Here is some very powerful insight from the credit industry about how we should position our organizations for rough times. Many small businesses just do not understand the importance of a strong credit relationship. We need to have a very deep relationship with our banker and vendor partners so we have some breathing room to grow. Way too many think credit cards are the answer – and they are the absolute worse answer to this need.
Rule #1 is to establish a banking relationship and build your credit history. Have a line of credit and use it some, making sure to make all payments on time. DO NOT pay things off way early as that does not create a credit history. Pay it when due, but not way early.
Rule #2 is to do the same with a vendor partner. Work to get a line of credit with them and pay on day 29 or 30 if you get net 30 terms. Don’t pay on day 31, or day 25, pay right on time EVERY TIME.
Rule #3 is that once you have this established with your key bank and vendor, expand it to others. Get a small line of credit with another bank and establish a line of credit with other vendors. This is not in order to spread purchasing and financing but rather to build a broader credit history. Make occasional purchases from your second and third vendor partners and put a little on a credit line at a second bank. Be up front with all this with your main finance partners so they are completely in the loop.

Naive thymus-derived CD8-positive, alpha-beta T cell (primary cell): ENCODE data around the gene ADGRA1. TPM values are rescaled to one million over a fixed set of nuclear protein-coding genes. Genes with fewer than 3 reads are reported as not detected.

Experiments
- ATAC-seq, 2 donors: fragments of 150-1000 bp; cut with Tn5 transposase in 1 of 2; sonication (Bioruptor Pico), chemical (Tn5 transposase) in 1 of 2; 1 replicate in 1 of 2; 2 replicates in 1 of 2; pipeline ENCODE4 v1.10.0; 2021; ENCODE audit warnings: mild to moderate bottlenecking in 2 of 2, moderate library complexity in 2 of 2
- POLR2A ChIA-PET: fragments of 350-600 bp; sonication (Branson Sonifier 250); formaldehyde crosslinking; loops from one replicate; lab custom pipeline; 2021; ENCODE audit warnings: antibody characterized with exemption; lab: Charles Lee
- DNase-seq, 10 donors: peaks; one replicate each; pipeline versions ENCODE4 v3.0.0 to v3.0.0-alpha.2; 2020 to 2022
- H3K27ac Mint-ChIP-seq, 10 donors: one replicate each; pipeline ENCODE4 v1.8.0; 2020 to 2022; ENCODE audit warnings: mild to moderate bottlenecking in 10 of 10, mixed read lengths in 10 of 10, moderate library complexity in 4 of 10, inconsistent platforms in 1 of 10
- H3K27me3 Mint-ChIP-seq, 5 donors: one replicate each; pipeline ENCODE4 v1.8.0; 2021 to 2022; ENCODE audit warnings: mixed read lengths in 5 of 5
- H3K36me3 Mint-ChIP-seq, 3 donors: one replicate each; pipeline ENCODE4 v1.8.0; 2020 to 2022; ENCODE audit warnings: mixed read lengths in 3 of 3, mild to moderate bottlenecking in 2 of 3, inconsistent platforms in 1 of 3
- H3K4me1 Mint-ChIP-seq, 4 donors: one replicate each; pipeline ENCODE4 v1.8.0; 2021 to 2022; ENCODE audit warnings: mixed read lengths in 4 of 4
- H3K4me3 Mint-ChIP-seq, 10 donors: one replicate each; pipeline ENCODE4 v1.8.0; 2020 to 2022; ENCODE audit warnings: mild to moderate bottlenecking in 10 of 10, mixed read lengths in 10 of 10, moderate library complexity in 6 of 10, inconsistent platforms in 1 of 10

When times get tough, you may face a shrinking credit situation at your primary lendor and vendor. Having secondary relationships may be critical for you to continue normal operations in times when the economy is tough. It is too late to do it then. This has to happen when you are doing well and there is time to build your credit.
That said, do not even think about it if you cannot discipline yourself to pay on time EVERY time. Bad credit builds up just as much, or more so, than good credit. The last thing you want is to create a series of bad credit history postings. But, if you are a good money manager, this is an area you can create a very strong advantage against most of your competition, as well as position yourself for success in down times. It has to be done when you can absolutely perform, but it can really put you on top when things get tough.